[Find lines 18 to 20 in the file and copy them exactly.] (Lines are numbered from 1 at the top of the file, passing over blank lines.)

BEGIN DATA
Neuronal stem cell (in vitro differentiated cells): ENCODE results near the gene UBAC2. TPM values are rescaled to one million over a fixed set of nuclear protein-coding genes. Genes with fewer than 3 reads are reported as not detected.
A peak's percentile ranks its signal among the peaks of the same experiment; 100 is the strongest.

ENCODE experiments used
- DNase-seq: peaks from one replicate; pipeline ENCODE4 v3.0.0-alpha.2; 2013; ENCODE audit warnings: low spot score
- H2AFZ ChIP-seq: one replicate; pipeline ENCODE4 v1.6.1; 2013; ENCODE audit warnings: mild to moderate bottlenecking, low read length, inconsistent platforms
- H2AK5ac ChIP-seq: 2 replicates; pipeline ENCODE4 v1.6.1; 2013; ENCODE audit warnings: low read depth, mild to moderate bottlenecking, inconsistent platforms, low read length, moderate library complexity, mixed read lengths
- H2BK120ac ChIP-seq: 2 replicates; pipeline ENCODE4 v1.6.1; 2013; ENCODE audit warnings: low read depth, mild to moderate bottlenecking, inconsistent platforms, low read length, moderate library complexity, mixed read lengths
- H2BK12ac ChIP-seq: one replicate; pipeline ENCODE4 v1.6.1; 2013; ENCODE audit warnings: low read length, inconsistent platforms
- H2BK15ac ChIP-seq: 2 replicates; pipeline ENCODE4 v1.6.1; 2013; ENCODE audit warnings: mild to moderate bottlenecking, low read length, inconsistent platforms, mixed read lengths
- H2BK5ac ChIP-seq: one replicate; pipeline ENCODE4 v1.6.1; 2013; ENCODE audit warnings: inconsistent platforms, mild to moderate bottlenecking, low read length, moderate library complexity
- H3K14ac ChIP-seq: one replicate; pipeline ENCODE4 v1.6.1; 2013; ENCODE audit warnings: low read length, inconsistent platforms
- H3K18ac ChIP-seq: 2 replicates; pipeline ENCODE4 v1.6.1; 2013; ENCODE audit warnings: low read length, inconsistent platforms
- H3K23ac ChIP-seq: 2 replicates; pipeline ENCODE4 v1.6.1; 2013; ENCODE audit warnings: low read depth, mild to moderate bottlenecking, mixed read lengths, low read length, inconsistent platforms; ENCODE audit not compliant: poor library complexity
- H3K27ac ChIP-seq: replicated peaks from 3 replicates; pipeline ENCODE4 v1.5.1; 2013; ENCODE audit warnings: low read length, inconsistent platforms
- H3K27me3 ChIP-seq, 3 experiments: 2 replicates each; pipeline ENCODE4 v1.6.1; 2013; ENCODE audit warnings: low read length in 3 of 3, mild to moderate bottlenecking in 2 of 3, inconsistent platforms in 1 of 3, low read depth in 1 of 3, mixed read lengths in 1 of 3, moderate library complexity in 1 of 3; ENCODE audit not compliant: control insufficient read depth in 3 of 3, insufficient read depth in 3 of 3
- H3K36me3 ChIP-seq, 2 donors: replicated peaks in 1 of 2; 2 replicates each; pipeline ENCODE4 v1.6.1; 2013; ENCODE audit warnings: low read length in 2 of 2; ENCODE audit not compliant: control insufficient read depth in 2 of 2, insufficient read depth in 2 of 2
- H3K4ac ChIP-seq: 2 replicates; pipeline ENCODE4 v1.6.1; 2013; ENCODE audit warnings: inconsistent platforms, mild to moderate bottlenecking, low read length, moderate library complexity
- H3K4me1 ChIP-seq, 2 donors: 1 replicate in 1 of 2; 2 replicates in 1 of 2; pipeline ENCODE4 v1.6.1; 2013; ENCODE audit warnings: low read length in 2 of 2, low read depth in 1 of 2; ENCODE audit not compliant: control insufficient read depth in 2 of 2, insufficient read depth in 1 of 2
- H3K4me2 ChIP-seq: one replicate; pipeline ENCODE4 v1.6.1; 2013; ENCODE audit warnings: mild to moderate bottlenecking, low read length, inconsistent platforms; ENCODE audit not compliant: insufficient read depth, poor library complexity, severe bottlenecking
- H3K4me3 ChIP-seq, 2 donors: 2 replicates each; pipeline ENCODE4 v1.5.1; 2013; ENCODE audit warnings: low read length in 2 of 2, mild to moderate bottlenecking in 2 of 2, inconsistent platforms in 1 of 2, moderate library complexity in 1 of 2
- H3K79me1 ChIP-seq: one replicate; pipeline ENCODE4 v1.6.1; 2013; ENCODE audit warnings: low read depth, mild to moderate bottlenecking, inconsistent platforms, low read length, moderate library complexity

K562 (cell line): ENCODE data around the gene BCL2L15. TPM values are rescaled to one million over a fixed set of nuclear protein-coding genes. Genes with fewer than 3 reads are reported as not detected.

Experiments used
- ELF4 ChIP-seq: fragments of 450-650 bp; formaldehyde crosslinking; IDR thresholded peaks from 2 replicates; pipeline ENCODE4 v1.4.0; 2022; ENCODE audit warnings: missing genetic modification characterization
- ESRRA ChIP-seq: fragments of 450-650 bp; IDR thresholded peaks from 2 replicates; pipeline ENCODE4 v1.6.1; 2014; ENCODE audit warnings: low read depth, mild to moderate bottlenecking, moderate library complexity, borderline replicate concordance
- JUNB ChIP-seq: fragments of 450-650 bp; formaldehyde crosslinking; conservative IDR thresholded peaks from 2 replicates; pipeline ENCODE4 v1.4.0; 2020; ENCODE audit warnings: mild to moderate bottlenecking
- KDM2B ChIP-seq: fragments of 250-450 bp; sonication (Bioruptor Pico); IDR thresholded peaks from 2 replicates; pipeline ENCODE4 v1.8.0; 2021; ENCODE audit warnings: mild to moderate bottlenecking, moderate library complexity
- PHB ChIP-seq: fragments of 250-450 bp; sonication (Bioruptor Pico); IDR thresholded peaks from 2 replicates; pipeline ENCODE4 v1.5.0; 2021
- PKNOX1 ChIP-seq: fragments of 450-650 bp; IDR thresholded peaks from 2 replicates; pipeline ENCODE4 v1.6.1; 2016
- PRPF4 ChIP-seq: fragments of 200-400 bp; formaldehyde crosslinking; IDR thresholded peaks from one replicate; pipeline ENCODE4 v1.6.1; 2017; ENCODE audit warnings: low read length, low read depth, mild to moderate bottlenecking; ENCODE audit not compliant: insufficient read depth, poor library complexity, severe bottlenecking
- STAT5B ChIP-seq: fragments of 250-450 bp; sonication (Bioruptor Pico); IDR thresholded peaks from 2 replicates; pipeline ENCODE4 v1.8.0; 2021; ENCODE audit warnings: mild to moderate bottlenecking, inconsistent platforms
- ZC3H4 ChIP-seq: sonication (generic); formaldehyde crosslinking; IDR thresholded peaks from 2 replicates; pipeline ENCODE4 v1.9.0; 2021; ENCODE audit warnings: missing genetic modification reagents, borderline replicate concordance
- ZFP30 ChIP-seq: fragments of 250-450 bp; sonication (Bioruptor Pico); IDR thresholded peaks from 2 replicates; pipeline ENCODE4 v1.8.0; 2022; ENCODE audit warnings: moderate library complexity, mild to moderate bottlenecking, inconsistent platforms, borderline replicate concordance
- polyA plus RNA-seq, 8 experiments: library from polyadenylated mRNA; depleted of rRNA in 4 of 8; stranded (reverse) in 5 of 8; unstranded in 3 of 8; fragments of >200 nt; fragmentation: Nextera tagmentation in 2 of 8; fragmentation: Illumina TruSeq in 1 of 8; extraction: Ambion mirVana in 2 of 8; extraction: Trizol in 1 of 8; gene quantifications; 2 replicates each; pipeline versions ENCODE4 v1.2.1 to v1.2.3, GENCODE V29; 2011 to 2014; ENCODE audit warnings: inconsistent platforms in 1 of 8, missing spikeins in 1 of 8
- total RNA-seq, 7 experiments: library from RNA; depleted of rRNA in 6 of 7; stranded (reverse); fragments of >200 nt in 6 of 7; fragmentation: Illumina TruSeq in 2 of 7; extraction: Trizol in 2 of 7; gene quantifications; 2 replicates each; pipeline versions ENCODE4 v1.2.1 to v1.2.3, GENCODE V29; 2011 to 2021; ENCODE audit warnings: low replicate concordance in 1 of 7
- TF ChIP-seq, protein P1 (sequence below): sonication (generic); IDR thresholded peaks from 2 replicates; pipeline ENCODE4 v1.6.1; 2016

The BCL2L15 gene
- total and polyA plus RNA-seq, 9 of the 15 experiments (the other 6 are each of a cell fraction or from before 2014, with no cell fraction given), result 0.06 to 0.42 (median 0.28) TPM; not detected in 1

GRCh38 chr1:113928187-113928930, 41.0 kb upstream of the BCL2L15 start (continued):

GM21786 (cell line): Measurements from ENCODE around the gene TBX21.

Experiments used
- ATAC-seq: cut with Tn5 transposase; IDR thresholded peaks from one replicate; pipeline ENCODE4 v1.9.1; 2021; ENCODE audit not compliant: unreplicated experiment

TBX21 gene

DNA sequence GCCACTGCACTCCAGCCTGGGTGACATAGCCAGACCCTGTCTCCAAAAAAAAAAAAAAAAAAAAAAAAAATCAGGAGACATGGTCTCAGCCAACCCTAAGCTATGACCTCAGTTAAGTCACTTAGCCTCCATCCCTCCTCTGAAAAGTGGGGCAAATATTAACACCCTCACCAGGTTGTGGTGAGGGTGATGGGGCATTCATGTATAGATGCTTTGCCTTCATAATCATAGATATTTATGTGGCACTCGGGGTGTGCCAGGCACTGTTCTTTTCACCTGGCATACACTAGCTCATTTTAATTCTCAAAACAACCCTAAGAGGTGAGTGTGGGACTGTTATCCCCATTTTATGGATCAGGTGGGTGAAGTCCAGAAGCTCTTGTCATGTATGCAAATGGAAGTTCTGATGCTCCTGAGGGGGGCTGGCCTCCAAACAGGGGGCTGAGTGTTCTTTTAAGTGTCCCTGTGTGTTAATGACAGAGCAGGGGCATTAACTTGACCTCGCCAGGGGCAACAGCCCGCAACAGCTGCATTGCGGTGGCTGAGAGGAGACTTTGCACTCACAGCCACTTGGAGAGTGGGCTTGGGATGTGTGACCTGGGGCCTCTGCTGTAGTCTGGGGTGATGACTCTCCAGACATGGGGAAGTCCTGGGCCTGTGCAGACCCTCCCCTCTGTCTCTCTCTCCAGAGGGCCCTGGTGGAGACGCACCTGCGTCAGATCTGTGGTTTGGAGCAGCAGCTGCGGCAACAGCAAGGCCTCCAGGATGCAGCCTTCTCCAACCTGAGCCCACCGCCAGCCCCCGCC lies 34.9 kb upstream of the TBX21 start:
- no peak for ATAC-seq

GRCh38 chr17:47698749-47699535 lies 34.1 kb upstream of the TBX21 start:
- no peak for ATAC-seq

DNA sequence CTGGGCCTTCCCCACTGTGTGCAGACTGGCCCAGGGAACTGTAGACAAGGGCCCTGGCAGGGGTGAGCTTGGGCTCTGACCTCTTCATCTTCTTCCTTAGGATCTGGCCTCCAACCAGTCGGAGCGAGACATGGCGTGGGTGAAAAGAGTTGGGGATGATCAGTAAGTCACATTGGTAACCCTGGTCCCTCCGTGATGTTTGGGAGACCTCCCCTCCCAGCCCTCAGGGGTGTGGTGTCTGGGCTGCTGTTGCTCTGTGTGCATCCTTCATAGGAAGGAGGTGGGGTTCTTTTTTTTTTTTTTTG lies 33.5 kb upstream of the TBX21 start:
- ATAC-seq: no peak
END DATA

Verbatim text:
- H3K4me1 ChIP-seq, 2 donors: 1 replicate in 1 of 2; 2 replicates in 1 of 2; pipeline ENCODE4 v1.6.1; 2013; ENCODE audit warnings: low read length in 2 of 2, low read depth in 1 of 2; ENCODE audit not compliant: control insufficient read depth in 2 of 2, insufficient read depth in 1 of 2
- H3K4me2 ChIP-seq: one replicate; pipeline ENCODE4 v1.6.1; 2013; ENCODE audit warnings: mild to moderate bottlenecking, low read length, inconsistent platforms; ENCODE audit not compliant: insufficient read depth, poor library complexity, severe bottlenecking
- H3K4me3 ChIP-seq, 2 donors: 2 replicates each; pipeline ENCODE4 v1.5.1; 2013; ENCODE audit warnings: low read length in 2 of 2, mild to moderate bottlenecking in 2 of 2, inconsistent platforms in 1 of 2, moderate library complexity in 1 of 2